- Five winter hiking destinations near St. Louis
- Top trails for winter hikes
- Basic winter hiking tips
Winter is one of the best times to hike in Missouri. Yes, you read that right: winter. When the trees lose their leaves, big new views open up to the brave hikers who face the chill. There’s no need to worry about tick bites or heat exhaustion. And when those mild, sunny days hit, there’s no better place to be than on a trail in the woods getting some fresh air.
A couple words of warning: even on cold or cloudy days, the sun’s rays can still damage your skin, so remember hat and sunscreen. And though you’re not sweating much or at all, you still need to hydrate, so throw a bottle of water in your backpack with your first aid kit and extra layers.
Cahokia Mounds State Historic Site (pictured, top) is famous as the site of one of the greatest pre-colonization cities in the Americas. Many of the mounds near Collinsville, Illinois, are preserved, and some of the structures have been recreated to show visitors how the Cahokia people used and protected the ceremonial sites. Roughly 20 miles of trails wend through the grounds. It’s ideal in winter because most of the hikes are shadeless. Take your time exploring the sites of the palisade walls, Woodhenge calendar, and Monks Mound, the largest manmade earthen mound in North America. Monks Mound is about 100 feet high, and there are 150 steps that lead to the top for dramatic views of the St. Louis skyline, the Mississippi River, and the surrounding plains.
West Tyson Park is packed with hardwood forest that is hauntingly beautiful in winter. Though it’s minutes from Interstate 44 near Eureka, Missouri, the tree-covered hills seem to roll away into infinity as the trail meanders along ridges and through valleys. The Flint Quarry Trail leads past intriguing cliffs and is so named because the Osage and other tribes mined flint for their weapons and tools here. In fact, all of the flint artifacts found at Cahokia, 40 miles east and across the Mississippi, can be traced back to this site.
Pere Marquette State Park in Grafton, Illinois, is near the confluence of the Mississippi and Illinois rivers, making it a perfect spot to watch for bald eagles during their prime fishing season. Take the Goat Cliff Trail from the visitor center parking lot north and up the hill. The first half mile or so features lots of cool boulders and cliffs. With the trees off the leaves, you’ll get more and more views of the river and surrounding valleys the higher you climb. When you reach the trail junction, take a quick right to a shelter with viewing platforms. From here, you may actually find yourself above the soaring eagles. If the visitor center is open, check out the “eagle-cam”, which rangers will have trained on any nests they’ve found.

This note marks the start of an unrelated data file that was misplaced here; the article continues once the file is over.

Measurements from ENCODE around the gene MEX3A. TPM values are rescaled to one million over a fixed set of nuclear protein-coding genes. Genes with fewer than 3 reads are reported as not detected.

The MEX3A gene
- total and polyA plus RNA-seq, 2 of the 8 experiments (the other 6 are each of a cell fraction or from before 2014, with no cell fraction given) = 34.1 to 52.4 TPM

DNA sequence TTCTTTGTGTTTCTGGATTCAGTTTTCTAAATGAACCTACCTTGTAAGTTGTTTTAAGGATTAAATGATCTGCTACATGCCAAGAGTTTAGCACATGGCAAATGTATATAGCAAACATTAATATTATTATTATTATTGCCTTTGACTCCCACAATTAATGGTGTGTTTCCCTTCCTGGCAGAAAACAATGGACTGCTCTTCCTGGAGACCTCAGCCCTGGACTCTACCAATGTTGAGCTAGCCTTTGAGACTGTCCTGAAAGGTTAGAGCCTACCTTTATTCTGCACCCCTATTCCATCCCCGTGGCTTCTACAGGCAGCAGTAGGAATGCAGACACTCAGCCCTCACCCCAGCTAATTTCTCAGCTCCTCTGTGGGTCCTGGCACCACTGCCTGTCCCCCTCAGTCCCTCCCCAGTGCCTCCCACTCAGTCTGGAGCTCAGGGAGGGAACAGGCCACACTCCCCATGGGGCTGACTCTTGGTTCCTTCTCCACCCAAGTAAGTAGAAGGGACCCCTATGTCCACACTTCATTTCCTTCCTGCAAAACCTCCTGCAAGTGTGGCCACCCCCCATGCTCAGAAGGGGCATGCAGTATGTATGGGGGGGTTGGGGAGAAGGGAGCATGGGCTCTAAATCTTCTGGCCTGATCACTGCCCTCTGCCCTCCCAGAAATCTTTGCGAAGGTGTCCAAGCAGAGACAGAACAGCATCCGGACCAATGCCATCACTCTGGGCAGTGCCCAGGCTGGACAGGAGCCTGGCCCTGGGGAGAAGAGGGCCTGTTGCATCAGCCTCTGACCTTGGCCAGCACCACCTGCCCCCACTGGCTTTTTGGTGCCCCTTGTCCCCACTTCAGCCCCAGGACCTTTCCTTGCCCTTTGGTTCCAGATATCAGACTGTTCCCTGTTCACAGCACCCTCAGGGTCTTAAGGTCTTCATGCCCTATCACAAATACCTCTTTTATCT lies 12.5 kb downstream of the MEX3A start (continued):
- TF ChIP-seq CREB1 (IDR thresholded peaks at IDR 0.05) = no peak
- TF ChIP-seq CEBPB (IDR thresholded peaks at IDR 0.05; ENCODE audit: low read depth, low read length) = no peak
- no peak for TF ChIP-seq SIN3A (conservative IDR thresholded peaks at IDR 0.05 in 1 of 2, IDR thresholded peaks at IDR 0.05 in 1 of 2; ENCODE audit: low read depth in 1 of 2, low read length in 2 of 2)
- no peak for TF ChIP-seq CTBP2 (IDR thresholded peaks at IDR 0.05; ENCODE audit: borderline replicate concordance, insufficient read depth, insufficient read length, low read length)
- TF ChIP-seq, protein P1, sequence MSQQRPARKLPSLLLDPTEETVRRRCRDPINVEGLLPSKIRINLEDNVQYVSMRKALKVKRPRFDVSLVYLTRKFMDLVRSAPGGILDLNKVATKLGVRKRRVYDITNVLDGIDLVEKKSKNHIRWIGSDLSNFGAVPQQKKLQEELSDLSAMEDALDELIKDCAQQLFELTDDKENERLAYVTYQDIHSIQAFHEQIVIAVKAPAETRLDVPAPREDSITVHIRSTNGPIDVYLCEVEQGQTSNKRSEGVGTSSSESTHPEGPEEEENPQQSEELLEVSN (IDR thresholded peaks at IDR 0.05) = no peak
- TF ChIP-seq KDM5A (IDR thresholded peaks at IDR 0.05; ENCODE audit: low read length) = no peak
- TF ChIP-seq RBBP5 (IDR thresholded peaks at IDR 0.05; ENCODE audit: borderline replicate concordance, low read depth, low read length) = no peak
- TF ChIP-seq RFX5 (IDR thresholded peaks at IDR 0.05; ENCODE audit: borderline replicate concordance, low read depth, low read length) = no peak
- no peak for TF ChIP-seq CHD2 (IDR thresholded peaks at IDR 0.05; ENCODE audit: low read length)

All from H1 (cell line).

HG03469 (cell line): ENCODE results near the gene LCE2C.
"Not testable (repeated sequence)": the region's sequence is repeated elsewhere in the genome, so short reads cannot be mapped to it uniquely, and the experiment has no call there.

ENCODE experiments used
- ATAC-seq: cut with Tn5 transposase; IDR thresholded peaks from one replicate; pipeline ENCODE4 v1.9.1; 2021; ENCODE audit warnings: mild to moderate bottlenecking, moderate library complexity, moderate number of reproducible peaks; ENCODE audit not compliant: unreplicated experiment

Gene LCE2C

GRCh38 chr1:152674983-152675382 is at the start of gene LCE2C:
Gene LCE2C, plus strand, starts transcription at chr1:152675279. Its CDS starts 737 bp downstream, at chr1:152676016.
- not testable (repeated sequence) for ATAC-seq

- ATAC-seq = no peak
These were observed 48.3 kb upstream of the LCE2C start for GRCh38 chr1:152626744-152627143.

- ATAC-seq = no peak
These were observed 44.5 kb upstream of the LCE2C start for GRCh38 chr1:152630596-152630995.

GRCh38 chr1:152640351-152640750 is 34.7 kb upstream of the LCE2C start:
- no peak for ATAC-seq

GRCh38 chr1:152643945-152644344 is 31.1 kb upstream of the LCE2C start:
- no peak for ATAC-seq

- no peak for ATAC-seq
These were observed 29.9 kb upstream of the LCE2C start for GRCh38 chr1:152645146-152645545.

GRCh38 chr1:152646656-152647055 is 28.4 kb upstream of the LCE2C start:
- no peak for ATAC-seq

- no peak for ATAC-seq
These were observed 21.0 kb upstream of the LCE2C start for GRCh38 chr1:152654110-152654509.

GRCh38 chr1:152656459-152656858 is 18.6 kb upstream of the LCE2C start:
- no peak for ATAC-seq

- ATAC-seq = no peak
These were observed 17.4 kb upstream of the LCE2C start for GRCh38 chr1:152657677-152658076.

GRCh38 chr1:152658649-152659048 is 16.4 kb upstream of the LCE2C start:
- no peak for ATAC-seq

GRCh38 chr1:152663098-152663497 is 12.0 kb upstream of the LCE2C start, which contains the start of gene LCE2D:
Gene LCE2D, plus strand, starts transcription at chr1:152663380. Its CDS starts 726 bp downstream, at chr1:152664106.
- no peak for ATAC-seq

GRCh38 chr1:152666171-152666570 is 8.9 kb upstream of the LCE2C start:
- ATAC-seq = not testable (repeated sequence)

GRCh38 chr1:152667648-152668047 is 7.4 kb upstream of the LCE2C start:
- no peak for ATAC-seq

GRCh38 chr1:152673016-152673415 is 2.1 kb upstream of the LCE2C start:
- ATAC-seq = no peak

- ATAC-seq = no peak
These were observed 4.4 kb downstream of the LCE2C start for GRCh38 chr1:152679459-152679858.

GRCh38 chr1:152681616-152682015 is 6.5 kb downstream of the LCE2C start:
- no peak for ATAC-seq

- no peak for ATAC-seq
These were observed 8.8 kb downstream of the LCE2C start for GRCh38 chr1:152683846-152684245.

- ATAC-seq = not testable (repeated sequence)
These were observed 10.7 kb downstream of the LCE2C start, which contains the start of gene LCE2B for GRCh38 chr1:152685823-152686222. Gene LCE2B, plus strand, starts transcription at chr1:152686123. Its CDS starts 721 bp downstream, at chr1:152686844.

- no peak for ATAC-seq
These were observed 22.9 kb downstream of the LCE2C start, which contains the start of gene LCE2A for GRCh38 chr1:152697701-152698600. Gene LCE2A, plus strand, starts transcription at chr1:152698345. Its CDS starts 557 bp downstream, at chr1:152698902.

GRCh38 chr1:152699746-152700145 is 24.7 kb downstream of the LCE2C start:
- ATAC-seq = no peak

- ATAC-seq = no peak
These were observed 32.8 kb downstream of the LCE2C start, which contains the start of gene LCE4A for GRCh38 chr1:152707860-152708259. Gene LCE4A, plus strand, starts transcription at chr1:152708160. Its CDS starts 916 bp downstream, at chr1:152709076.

Pickle Springs Natural Area is an all-time favorite in the region, and for good reason. It’s Trail Through Time is jammed with fascinating sandstone formations, cliffs, boulders, box canyons, stream beds, and waterfalls. The loop is only a bit longer than two miles, but it will take you hours to complete if you check out every slot, hoodoo, and forest view. This hike is a treat year-round, but if you time your trip right, you can see spectacular ice falls. Try to go when it’s recently been well below freezing but not too snowy. Pickle Springs is more than hour south of St. Louis, near Ste. Genevieve, Missouri. If you want to make a day of it, Hawn State Park is right next door and has amazing trails along Pickle Creek and up on to the cliffs above for long views. To make it an overnight, reserve a site in the Hawn campground or walk about three-quarters of a mile to one of the backpacking sites.
Lone Elk Park in Eureka is another all-time favorite — so much so that it had to be closed for a time at the start of the pandemic in spring 2020 because of overcrowding. The park is, of course, famous for the many elk that roam the woods. But it has a strange history: During World War II and the Korean War, the site was used to test and store ammunition. Between the wars, herds of elk and bison were established, but then eliminated in the 1950s. A lone elk was missed when the rest of the herds were evicted. In the 1960s, St. Louis County acquired the land and brought six elk from Yellowstone National Park to keep the lone elk company. The 3-mile loop is best enjoyed in the winter because spring and summer here can mean lots and lots of ticks.
Author: Kathy Schrenk is a regular contributor to Terrain Magazine.